Archaeologists currently change the world through the products of their archaeological research that contribute to our collective historical and cultural knowledge. Their work helps to shape and reshape our perceptions of the past and our understanding of written history. Archaeologists affect contemporary communities through the consequences of their work as they become embroiled in controversies over negotiating the past and the present with native peoples. Beyond the obvious economic contributions to local communities caused by heritage tourism established on the research of archaeologists at cultural sites, archaeologists have begun to use the process of their work as a means to benefit the public and even advocate for communities.

 

In this volume, Stottman and his colleagues examine the various ways in which archaeologists can and do use their research to forge a partnership with the past and guide the ongoing dialogue between the archaeological record and the various contemporary stakeholders. They draw inspiration and guidance from applied anthropology, social history, public history, heritage studies, museum studies, historic preservation, philosophy, and education to develop an activist approach to archaeology—theoretically, methodologically, and ethically.

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Archaeology and Apprenticeship

Body Knowledge, Identity, and Communities of Practice

Edited by Willeke Wendrich

Archaeologists study a wide array of material remains to propose conclusions about non-material aspects of culture. The intricacies of these findings have increased over recent decades, but only limited attention has been paid to what the archaeological record can tell us about the transfer of cultural knowledge through apprenticeship.

Apprenticeship is broadly defined as the transmission of culture through a formal or informal teacher–pupil relationship. This collection invites a wide discussion, citing case studies from all over the world and yet focuses the scholarship into a concise set of contributions. The chapters in this volume demonstrate how archaeology can benefit greatly from the understanding of the social dimensions of knowledge transfer. This book also examines apprenticeship in archaeology against a backdrop of sociological and cognitive psychology literature, to enrich the understanding of the relationship between material remains and enculturation.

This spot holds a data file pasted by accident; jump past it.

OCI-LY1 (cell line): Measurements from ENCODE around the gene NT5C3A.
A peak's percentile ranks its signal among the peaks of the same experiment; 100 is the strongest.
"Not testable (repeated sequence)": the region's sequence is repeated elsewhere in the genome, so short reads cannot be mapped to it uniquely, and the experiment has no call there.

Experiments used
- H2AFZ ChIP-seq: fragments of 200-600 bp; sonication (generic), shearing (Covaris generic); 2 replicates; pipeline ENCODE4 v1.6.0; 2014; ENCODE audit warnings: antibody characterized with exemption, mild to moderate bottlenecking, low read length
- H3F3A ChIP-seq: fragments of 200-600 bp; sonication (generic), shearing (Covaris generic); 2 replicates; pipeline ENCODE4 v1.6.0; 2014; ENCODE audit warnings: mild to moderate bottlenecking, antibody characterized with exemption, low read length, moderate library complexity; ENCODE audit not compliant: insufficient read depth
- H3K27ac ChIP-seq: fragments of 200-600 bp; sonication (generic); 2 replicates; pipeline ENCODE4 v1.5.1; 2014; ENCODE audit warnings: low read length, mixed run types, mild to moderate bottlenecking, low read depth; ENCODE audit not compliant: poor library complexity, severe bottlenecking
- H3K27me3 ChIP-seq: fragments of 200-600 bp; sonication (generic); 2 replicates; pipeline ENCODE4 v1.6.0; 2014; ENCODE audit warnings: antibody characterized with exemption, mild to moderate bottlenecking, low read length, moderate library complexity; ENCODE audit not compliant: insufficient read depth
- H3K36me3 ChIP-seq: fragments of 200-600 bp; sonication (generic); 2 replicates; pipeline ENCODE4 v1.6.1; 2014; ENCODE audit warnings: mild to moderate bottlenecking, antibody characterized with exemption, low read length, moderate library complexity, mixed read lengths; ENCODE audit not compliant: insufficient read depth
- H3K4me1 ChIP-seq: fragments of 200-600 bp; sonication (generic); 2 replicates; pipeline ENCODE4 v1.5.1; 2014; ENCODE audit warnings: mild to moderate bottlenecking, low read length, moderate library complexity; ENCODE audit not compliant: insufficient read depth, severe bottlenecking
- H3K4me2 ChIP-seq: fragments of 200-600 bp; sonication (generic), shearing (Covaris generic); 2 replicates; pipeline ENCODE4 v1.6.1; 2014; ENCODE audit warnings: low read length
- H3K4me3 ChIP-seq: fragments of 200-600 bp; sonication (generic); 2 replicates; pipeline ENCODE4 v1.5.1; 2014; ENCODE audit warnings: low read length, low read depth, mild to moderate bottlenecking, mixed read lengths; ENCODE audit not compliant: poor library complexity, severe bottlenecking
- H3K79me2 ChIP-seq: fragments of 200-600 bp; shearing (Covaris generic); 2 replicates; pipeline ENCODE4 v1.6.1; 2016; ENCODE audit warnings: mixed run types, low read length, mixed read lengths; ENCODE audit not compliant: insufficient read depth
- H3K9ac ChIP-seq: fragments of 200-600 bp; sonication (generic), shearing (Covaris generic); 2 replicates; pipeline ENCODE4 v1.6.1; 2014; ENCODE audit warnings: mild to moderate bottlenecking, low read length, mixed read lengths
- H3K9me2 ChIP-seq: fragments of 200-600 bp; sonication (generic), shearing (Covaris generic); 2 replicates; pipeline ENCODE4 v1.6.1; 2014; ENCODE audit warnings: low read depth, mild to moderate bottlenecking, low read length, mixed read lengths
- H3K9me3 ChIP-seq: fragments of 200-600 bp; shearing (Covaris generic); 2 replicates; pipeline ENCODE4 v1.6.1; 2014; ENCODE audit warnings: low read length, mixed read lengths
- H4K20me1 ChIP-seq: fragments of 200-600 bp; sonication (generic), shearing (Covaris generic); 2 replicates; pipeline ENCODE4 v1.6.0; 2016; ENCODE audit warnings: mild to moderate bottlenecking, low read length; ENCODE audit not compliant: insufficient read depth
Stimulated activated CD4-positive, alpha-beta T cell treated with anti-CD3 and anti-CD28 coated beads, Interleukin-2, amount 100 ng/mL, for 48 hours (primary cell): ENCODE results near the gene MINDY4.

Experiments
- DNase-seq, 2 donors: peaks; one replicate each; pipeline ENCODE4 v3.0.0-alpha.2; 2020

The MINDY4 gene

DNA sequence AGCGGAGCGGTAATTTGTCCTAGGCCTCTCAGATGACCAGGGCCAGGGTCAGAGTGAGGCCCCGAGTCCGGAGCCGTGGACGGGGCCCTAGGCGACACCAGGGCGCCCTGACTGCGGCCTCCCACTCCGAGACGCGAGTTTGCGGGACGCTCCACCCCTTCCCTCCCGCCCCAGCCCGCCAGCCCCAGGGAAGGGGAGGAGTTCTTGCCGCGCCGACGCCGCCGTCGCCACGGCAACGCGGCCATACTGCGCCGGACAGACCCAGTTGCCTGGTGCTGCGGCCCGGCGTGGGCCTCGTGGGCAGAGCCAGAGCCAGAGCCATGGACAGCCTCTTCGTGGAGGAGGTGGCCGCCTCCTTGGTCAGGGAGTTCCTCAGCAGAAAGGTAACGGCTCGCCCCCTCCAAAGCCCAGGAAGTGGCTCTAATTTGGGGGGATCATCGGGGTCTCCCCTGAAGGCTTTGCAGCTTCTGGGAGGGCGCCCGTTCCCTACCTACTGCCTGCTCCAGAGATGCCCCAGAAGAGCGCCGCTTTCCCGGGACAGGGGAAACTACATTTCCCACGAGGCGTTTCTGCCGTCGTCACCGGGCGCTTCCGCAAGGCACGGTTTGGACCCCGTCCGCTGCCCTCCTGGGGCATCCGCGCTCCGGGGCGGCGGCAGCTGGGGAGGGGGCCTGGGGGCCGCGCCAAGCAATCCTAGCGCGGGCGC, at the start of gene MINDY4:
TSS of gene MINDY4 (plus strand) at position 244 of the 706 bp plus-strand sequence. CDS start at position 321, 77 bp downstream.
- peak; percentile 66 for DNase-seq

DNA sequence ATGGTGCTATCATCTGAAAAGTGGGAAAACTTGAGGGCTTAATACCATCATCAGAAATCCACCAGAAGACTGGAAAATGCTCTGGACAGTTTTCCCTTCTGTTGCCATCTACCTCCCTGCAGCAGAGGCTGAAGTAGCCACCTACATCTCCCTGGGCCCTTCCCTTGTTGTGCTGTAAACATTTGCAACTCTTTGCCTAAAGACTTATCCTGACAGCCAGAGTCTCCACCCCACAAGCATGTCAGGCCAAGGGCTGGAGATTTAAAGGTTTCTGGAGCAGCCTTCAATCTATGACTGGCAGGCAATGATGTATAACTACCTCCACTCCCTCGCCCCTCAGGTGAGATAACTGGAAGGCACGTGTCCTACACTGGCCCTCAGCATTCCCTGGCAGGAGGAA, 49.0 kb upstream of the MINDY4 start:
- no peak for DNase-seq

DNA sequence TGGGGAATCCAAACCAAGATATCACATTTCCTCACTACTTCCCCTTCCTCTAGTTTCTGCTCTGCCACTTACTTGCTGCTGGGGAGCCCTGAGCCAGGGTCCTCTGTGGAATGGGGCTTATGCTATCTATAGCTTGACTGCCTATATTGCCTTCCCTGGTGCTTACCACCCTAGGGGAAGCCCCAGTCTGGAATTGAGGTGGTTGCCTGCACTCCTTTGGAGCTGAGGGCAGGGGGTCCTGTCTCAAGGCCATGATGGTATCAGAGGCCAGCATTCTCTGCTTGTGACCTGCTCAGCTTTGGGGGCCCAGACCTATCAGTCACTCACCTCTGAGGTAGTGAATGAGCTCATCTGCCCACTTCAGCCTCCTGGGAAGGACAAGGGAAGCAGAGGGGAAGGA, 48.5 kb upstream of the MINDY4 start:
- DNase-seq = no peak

Each of the authors in this collection looks specifically at how material remains can reveal several specific aspects of ancient cultures: What is the human potential for learning? How do people learn? Who is teaching? Why are they learning? What are the results of such learning? How do we recognize knowledge transfer in the archaeological record? These fundamental questions are featured in various forms in all chapters of the book. With case studies from the American Southwest, Alaska, Egypt, Ancient Greece, and Mesopotamia, this book will have broad appeal for scholars—particularly those concerned with cultural transmission and traditions of learning and education—all over the world.

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Archaeology and Geoinformatics

Case Studies from the Caribbean

Edited by Basil A. Reid

Addressing the use of geoinformatics in Caribbean archaeology, this volume is based on case studies drawn from specific island territories, namely, Barbados, St. John, Puerto Rico, Jamaica, Nevis, St. Eustatius, and Trinidad and Tobago, as well as inter-island interaction and landscape conceptualization in the Caribbean region. Geoinformatics is especially critical within the Caribbean where site destruction is intense due to storm surges, hurricanes, ocean and riverine erosion, urbanization, industrialization, and agriculture, as well as commercial development along the very waterfronts that were home to many prehistoric peoples. By demonstrating that the region is fertile ground for the application of geoinformatics in archaeology, this volume places a well-needed scholarly spotlight on the Caribbean.

Contributors:
Douglas V. Armstrong, Ivor Conolley, Kevin Farmer, R. Grant Gilmore III, Mark W. Hauser, Eric Klingelhofer, David W. Knight, Roger H. Leech, Stephan Lenik, Parris Lyew-Ayee, Bheshem Ramlal, Basil A. Reid, Reniel Rodríguez, Joshua M. Torres

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The Archaeology and Historical Ecology of Small Scale Economies

Most research into humans' impact on the environment has focused on large-scale societies; a corollary assumption has been that small scale economies are sustainable and in harmony with nature. The contributors to this volume challenge this notion, revealing how such communities shaped their environment--and not always in a positive way.

Offering case studies from around the world--from Brazil to Japan, Denmark to the Rocky Mountains--the chapters empirically demonstrate the substantial transformations of the surrounding landscape made by hunter-gatherer and limited horticultural societies. Summarizing previous research as well as presenting new data, this book shows that the environmental impact and legacy of societies are not always proportional their size.

Understanding that our species leaves a footprint wherever it has been leads to both a better understanding of our prehistoric past and to deeper implications for our future relationship to the world around us.